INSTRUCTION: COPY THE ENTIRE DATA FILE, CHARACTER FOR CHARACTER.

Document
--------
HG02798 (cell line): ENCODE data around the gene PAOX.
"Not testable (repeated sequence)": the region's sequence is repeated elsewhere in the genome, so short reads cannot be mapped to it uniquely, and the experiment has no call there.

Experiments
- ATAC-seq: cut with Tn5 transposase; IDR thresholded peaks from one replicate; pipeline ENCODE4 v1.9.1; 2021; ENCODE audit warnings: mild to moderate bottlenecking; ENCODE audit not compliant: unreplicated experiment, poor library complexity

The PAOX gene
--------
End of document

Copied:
HG02798 (cell line): ENCODE data around the gene PAOX.
"Not testable (repeated sequence)": the region's sequence is repeated elsewhere in the genome, so short reads cannot be mapped to it uniquely, and the experiment has no call there.

Experiments
- ATAC-seq: cut with Tn5 transposase; IDR thresholded peaks from one replicate; pipeline ENCODE4 v1.9.1; 2021; ENCODE audit warnings: mild to moderate bottlenecking; ENCODE audit not compliant: unreplicated experiment, poor library complexity

The PAOX gene